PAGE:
On Feb. 18, Officer Cincinelli withdrew $7,000 from a bank in Wantagh, N.Y. That same day, her boyfriend bought five ounces of gold coins worth $6,935 in Massapequa Park, N.Y. — the agreed upon method for paying the killer.
The couple had discussed the plot repeatedly in conversations the boyfriend recorded. According to court documents, Officer Cincinelli had also used social media to track the whereabouts of her boyfriend’s daughter.
Then on May 13, Officer Cincinelli met with her boyfriend to discuss the two hits, unaware that her boyfriend was wearing a wire. She offered a warped explanation of why the murders would not appear linked: They would take place on different days, and the attack at Mr. Carvalho’s workplace in Holtsville, N.Y., would not arouse suspicion “because the murder would take place in ‘the hood’ or ‘the ghetto,’” court records show.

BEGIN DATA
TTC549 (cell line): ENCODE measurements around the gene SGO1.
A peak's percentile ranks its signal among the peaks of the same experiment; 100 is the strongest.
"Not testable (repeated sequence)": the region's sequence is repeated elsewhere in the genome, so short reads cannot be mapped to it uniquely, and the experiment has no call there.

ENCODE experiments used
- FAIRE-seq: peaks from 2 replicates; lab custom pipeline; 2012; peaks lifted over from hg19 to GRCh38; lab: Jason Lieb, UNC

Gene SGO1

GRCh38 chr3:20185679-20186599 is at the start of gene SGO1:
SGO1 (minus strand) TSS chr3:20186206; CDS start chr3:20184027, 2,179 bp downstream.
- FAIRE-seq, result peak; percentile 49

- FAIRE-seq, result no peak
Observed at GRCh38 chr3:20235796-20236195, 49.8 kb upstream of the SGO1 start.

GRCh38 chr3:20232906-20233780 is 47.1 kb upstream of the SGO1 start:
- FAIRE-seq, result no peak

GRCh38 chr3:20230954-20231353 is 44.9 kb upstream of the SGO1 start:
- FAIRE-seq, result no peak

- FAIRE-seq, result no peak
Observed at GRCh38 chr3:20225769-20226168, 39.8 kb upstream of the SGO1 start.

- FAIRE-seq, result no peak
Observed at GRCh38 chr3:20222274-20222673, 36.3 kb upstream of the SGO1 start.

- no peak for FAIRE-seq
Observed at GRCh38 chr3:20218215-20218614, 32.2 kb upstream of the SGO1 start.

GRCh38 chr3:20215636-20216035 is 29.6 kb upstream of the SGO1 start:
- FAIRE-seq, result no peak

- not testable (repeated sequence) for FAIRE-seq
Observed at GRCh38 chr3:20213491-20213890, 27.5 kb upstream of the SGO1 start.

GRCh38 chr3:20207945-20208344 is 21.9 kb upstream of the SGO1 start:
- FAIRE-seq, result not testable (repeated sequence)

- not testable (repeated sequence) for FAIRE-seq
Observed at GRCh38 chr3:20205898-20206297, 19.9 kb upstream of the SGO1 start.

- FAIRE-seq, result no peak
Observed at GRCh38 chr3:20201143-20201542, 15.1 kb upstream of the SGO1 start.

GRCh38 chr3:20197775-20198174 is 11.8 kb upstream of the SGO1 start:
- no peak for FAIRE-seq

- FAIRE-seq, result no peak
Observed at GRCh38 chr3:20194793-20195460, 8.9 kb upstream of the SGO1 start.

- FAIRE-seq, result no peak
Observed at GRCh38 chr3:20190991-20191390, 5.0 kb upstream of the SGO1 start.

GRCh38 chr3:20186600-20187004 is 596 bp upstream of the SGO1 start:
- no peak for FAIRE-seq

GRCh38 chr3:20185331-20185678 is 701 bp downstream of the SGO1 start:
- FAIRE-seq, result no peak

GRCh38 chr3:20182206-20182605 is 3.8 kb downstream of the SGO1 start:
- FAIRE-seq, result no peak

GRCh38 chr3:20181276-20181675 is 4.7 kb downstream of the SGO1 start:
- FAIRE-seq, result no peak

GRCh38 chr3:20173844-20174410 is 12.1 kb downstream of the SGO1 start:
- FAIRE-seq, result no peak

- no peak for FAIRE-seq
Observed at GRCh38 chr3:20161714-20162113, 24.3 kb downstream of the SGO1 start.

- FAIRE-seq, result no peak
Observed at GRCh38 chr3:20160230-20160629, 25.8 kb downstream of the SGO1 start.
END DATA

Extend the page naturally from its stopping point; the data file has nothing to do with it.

The authorities went to great lengths to convince Officer Cincinelli that the plot had succeeded. Shortly after 10 a.m. on Friday, a Suffolk County detective contacted Officer Cincinelli at her home in Oceanside, N.Y., and told her they were investigating the death of Mr. Carvalho. Less than an hour later, F.B.I. agents sent her a text message, purportedly from the killer, along with a photograph of the supposed murder scene.
Immediately afterward, Officer Cincinelli contacted her boyfriend to align their alibis, and told him to delete their text conversations from his phone.
Later that day, she was taken into custody by the F.B.I. and charged with use of interstate commerce for murder for hire.
Officer Cincinelli joined the Police Department in 2007, according to police officials. She worked in the 106th Precinct in Queens as a domestic violence officer until 2017, when she was placed on modified duty and reassigned to a unit that monitors surveillance feeds in public housing developments. She was no longer permitted to carry a gun.